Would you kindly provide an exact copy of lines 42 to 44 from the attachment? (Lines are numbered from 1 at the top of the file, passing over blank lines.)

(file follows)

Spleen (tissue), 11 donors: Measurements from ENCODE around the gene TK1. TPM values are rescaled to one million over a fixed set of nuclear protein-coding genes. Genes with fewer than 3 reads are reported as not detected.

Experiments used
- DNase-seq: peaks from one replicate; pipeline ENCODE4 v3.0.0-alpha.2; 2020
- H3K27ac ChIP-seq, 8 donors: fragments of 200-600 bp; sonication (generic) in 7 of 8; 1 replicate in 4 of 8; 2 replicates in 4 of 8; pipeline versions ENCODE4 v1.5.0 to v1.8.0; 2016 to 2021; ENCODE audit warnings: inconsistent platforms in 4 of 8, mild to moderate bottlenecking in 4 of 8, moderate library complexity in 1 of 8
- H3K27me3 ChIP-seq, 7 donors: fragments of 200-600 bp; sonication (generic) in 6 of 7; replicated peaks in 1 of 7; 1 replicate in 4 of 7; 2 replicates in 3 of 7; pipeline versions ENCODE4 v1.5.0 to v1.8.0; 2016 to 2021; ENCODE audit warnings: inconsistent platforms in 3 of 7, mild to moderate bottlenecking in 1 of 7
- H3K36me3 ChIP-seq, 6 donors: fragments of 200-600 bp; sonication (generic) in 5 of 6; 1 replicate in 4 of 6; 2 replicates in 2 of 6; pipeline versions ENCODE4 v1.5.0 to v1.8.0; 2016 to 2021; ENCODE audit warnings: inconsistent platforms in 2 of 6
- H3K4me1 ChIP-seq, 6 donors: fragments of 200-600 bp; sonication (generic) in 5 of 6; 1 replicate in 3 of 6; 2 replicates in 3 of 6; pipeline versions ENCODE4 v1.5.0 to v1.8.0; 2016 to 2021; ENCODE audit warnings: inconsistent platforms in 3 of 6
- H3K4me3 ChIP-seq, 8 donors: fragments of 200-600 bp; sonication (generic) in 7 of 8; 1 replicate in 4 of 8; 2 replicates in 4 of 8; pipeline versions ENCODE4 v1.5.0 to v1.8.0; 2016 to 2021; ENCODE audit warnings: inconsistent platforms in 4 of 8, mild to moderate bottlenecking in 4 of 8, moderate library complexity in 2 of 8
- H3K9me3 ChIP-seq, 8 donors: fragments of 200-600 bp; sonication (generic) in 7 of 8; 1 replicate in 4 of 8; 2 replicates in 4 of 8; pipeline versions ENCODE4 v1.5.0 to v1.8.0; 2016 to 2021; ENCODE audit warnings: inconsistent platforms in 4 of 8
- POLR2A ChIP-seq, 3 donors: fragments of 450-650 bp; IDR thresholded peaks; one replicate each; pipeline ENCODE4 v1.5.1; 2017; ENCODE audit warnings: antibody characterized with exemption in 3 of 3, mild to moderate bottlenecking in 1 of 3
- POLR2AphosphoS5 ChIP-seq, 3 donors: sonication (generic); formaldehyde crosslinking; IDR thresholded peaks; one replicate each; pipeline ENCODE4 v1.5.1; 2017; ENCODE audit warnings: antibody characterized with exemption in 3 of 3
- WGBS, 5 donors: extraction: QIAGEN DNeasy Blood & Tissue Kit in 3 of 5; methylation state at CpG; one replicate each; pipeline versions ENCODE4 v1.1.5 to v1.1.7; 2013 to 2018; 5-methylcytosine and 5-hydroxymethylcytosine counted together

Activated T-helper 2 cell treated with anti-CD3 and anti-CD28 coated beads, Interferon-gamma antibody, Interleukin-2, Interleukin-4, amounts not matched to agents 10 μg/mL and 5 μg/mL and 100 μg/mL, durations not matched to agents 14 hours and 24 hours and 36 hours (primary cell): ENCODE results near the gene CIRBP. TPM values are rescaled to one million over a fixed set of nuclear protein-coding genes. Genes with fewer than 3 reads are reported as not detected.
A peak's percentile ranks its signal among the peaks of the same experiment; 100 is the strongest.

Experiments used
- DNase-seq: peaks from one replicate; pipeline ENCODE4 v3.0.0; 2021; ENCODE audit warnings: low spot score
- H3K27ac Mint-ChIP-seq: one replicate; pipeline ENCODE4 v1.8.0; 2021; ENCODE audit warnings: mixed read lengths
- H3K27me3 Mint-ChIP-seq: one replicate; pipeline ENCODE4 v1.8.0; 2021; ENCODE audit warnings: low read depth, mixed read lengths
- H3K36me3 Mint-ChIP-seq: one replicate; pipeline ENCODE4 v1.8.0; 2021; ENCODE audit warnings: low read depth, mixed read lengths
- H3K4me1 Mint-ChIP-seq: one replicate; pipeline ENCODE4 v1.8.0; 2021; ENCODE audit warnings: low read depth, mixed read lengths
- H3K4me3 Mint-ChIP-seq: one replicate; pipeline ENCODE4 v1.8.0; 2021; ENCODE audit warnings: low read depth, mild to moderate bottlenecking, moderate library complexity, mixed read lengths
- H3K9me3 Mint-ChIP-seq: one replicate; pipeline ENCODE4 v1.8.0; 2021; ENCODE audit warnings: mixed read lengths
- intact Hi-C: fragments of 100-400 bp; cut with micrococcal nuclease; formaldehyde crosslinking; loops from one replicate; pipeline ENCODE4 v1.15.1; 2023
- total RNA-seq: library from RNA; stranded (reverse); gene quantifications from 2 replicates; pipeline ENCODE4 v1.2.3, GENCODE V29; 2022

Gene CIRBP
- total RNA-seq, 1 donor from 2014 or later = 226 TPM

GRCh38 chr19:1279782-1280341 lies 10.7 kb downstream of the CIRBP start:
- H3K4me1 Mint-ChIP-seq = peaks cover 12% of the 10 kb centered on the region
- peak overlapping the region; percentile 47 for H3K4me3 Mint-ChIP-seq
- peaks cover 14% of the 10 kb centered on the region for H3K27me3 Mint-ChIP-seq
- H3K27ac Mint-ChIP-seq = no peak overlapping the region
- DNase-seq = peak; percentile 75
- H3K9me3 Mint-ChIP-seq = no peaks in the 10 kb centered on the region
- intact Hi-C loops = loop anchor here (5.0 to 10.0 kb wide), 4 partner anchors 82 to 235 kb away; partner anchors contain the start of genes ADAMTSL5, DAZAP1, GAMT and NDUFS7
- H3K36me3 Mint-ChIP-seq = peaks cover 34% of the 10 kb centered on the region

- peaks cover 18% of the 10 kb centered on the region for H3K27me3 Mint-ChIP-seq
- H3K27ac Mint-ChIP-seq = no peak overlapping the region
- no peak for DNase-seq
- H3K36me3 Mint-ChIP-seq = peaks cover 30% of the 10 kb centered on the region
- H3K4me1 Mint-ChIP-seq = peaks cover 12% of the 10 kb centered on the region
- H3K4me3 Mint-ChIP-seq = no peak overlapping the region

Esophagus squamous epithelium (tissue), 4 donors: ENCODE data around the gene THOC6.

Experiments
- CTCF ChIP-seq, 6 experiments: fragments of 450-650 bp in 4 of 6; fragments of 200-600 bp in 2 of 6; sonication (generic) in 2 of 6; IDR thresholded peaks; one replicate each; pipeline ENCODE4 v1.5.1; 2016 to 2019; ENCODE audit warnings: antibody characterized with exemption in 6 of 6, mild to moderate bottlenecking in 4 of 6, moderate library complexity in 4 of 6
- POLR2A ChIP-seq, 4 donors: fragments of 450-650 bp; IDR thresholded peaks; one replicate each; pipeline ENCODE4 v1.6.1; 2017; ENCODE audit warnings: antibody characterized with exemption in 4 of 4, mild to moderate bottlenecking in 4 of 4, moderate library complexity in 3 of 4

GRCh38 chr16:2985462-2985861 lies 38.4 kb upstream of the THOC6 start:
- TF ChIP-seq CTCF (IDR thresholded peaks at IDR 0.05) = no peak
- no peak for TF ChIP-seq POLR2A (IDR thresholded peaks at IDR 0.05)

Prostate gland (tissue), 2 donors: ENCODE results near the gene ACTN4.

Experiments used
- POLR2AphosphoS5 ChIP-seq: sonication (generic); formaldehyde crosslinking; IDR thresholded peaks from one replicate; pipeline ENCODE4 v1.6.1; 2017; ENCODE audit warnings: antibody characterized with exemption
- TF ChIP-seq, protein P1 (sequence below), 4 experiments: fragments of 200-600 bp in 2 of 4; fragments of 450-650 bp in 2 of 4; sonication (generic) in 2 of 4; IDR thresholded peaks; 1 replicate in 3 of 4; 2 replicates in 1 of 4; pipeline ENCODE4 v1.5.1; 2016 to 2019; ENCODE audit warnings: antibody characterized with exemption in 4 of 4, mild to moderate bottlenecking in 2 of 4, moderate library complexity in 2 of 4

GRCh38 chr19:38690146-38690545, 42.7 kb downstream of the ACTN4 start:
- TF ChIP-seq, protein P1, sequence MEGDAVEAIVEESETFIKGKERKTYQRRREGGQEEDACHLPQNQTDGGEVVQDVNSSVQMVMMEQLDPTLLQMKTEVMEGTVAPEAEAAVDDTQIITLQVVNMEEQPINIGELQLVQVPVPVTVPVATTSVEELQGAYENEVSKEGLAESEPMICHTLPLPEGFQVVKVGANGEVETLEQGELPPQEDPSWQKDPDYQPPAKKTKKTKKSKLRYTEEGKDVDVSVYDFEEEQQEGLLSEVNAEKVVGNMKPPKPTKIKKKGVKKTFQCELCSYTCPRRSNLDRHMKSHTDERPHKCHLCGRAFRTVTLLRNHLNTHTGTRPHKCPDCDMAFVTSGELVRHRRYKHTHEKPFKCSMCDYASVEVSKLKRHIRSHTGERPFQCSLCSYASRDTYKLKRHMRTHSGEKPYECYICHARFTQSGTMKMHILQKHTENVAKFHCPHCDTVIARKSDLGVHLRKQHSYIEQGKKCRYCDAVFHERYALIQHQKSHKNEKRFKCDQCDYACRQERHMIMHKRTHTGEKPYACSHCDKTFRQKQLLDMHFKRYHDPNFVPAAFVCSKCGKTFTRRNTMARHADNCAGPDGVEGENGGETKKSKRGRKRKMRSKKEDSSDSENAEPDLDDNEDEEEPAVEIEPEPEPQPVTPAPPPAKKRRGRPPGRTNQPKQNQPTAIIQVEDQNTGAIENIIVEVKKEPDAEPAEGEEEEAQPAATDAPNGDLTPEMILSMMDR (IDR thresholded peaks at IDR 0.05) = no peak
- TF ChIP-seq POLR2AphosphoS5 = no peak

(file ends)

Esophagus squamous epithelium (tissue), 4 donors: ENCODE data around the gene THOC6.

Experiments
- CTCF ChIP-seq, 6 experiments: fragments of 450-650 bp in 4 of 6; fragments of 200-600 bp in 2 of 6; sonication (generic) in 2 of 6; IDR thresholded peaks; one replicate each; pipeline ENCODE4 v1.5.1; 2016 to 2019; ENCODE audit warnings: antibody characterized with exemption in 6 of 6, mild to moderate bottlenecking in 4 of 6, moderate library complexity in 4 of 6